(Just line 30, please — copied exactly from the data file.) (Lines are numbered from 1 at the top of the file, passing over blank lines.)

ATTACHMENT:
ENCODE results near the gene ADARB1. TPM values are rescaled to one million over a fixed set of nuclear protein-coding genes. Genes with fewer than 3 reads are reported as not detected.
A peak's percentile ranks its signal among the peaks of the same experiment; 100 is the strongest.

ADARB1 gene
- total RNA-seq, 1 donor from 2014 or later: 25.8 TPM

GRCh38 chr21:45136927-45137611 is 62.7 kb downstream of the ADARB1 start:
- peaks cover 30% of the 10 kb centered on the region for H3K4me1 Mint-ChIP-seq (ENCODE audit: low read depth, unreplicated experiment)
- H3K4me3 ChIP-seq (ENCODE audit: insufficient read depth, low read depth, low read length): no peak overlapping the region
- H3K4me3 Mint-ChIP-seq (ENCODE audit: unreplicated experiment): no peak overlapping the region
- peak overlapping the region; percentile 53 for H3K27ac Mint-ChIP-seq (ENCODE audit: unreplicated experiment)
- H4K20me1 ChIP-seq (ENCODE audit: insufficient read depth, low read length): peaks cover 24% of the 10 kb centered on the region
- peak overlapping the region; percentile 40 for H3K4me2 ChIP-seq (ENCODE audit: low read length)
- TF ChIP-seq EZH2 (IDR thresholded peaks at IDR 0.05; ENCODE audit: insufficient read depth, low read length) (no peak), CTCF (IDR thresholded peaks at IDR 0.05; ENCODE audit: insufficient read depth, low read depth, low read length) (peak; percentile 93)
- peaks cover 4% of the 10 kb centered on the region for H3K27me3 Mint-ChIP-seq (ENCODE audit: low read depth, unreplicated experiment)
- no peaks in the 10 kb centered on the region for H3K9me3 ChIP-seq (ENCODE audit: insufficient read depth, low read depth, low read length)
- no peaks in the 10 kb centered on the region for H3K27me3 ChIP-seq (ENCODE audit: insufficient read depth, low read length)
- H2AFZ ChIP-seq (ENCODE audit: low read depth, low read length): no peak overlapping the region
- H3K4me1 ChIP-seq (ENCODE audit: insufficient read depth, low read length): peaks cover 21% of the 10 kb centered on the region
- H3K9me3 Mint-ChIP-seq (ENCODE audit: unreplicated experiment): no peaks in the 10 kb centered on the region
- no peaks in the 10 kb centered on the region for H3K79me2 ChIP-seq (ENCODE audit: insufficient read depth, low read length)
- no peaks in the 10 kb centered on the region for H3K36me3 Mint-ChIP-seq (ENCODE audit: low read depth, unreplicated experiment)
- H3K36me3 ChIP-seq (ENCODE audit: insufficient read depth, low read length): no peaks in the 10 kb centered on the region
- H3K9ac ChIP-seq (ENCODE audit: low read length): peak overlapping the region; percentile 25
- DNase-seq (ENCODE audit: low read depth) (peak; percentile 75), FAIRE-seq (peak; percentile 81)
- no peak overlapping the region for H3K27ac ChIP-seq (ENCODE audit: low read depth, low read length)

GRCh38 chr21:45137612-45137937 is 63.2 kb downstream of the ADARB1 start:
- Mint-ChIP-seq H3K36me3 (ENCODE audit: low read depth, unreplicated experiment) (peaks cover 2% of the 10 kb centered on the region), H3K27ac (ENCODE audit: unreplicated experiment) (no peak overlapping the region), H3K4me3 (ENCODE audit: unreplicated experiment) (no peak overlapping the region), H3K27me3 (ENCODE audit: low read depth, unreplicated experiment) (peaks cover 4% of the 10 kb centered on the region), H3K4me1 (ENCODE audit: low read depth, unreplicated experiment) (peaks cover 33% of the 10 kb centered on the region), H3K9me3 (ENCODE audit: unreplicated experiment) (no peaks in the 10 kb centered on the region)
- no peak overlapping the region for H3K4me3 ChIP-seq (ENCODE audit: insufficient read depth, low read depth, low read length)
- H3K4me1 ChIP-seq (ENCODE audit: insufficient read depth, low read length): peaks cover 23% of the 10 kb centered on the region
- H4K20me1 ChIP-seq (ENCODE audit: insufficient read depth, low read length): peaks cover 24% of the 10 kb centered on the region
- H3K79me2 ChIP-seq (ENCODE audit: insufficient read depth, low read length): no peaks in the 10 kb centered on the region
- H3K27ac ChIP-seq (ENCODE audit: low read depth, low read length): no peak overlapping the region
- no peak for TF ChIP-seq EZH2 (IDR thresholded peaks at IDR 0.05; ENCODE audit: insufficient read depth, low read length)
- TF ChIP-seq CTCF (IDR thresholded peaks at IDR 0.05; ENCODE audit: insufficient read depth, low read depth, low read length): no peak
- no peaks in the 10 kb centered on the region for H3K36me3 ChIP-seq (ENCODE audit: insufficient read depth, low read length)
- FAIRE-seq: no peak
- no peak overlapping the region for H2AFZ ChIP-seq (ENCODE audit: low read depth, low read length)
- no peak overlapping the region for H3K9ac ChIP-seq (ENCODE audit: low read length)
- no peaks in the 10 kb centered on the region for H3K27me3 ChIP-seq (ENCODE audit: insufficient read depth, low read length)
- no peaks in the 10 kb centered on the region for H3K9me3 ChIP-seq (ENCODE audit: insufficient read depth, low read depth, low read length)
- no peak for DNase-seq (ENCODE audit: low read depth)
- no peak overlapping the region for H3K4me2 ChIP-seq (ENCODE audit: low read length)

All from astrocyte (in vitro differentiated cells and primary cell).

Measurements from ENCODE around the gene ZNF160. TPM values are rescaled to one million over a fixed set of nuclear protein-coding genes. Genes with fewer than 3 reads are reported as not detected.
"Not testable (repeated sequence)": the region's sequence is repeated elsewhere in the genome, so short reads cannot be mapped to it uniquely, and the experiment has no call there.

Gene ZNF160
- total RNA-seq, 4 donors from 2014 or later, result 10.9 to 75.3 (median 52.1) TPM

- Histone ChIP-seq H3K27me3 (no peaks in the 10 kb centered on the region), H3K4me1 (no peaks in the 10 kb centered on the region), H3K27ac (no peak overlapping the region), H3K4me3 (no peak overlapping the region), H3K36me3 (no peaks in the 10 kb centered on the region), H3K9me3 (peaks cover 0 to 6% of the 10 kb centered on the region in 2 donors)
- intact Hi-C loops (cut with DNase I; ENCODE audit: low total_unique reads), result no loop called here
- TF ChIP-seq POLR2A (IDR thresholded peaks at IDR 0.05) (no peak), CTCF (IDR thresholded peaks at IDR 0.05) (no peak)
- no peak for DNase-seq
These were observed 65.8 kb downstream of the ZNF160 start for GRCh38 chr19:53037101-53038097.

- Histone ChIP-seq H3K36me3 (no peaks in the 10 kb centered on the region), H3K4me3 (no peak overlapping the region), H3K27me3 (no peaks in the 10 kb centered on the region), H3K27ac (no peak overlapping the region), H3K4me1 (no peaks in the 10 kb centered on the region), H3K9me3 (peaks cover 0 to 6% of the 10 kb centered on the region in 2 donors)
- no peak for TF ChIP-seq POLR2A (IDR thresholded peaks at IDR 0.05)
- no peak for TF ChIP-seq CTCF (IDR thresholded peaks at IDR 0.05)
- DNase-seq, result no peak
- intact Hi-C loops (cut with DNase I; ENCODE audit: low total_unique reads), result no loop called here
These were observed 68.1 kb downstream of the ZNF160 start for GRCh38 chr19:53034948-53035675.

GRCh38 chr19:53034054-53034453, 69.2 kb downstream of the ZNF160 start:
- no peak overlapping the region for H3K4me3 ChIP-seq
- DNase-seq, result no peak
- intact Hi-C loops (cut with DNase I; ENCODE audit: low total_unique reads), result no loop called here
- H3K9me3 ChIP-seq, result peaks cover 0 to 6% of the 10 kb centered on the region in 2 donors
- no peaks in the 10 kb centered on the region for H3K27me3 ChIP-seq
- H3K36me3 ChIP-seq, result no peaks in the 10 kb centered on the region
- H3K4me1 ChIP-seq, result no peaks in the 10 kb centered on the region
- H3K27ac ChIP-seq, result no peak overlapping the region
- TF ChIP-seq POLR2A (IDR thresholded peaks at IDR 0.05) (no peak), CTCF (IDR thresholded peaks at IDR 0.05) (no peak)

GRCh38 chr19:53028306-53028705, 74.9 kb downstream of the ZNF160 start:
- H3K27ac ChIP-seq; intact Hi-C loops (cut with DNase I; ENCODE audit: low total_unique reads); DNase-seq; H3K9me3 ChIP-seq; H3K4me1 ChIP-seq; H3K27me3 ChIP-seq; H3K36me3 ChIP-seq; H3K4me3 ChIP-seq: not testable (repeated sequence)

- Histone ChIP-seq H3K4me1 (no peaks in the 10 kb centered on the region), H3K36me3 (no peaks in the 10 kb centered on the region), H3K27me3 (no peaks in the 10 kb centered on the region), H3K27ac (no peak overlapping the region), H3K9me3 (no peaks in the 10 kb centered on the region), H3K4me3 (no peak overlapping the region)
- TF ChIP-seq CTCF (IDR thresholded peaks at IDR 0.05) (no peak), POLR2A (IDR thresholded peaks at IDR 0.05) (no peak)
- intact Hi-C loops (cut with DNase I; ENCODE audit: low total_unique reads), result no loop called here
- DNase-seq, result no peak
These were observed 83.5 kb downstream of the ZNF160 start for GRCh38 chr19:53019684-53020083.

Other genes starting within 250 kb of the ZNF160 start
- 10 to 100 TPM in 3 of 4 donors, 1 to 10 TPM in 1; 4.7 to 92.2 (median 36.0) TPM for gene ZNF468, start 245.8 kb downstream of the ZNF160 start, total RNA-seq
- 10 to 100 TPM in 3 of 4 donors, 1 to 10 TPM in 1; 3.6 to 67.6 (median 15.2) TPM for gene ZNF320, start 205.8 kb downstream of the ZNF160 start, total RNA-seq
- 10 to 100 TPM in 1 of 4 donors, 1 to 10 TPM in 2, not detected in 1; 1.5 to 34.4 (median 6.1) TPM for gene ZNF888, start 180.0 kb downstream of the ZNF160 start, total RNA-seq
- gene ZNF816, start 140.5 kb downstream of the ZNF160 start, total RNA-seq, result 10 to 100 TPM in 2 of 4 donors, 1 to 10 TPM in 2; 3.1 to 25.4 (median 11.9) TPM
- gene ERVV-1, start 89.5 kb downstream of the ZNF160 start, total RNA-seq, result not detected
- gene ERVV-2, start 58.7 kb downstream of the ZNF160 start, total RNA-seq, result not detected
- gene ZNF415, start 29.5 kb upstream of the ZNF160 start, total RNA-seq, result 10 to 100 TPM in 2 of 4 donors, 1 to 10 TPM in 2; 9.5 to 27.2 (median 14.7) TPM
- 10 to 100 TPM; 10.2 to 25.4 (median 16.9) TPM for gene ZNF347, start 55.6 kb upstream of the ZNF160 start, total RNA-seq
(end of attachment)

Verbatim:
- H3K79me2 ChIP-seq (ENCODE audit: insufficient read depth, low read length): no peaks in the 10 kb centered on the region